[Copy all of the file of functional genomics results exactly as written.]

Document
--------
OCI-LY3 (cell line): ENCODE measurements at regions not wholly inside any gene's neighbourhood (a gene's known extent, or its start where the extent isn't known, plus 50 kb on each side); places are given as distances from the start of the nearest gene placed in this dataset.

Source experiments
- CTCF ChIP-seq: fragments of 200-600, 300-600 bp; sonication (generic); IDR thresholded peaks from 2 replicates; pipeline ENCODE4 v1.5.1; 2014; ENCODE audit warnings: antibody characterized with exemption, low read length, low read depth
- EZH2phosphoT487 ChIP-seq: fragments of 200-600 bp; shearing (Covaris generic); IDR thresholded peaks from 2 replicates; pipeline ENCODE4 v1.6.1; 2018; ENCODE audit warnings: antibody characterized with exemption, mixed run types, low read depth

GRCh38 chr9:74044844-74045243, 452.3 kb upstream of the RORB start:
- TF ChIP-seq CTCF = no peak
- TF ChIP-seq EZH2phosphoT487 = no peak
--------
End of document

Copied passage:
OCI-LY3 (cell line): ENCODE measurements at regions not wholly inside any gene's neighbourhood (a gene's known extent, or its start where the extent isn't known, plus 50 kb on each side); places are given as distances from the start of the nearest gene placed in this dataset.

Source experiments
- CTCF ChIP-seq: fragments of 200-600, 300-600 bp; sonication (generic); IDR thresholded peaks from 2 replicates; pipeline ENCODE4 v1.5.1; 2014; ENCODE audit warnings: antibody characterized with exemption, low read length, low read depth
- EZH2phosphoT487 ChIP-seq: fragments of 200-600 bp; shearing (Covaris generic); IDR thresholded peaks from 2 replicates; pipeline ENCODE4 v1.6.1; 2018; ENCODE audit warnings: antibody characterized with exemption, mixed run types, low read depth

GRCh38 chr9:74044844-74045243, 452.3 kb upstream of the RORB start:
- TF ChIP-seq CTCF = no peak
- TF ChIP-seq EZH2phosphoT487 = no peak